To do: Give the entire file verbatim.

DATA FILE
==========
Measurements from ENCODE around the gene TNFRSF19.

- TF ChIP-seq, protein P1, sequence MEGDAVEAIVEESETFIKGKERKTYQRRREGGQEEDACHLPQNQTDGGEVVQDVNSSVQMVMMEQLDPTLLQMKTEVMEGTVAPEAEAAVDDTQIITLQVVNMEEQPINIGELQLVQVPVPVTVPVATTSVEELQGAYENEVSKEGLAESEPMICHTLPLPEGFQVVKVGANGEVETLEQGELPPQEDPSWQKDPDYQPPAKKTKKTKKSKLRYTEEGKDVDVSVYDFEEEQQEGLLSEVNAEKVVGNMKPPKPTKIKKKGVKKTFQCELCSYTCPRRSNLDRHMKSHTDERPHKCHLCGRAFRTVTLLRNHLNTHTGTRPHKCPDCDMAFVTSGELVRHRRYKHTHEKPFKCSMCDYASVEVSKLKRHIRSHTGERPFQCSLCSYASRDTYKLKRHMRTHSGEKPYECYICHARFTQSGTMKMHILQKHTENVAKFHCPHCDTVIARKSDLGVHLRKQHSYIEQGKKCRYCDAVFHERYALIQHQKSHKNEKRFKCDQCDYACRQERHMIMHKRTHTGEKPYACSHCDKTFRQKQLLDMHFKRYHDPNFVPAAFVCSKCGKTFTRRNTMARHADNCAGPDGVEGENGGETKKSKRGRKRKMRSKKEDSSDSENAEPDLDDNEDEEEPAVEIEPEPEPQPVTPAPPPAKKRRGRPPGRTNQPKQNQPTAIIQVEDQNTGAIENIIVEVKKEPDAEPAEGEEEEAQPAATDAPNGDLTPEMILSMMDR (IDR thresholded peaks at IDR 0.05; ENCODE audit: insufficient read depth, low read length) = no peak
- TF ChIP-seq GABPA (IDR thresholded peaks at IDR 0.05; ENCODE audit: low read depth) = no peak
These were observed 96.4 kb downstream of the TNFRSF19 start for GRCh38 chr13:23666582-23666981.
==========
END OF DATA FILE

Measurements from ENCODE around the gene TNFRSF19.

- TF ChIP-seq, protein P1, sequence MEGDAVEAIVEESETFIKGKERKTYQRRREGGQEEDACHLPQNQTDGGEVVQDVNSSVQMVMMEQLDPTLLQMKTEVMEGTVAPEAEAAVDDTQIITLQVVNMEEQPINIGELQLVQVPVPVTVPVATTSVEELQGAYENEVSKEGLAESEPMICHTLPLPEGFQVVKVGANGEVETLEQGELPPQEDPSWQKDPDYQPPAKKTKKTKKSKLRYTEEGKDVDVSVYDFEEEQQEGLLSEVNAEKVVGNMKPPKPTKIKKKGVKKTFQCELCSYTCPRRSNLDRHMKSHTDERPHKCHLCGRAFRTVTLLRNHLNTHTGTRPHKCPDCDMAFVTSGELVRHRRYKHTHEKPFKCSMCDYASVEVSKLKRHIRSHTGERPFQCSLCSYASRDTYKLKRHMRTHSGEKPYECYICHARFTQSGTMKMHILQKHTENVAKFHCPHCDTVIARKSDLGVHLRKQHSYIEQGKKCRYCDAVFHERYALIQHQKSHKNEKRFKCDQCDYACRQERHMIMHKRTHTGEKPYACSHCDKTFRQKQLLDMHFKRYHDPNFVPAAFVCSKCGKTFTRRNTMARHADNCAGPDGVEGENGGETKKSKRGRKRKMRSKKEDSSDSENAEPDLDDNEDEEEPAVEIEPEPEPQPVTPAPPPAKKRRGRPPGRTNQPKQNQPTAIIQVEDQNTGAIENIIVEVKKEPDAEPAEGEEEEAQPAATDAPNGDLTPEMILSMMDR (IDR thresholded peaks at IDR 0.05; ENCODE audit: insufficient read depth, low read length) = no peak
- TF ChIP-seq GABPA (IDR thresholded peaks at IDR 0.05; ENCODE audit: low read depth) = no peak
These were observed 96.4 kb downstream of the TNFRSF19 start for GRCh38 chr13:23666582-23666981.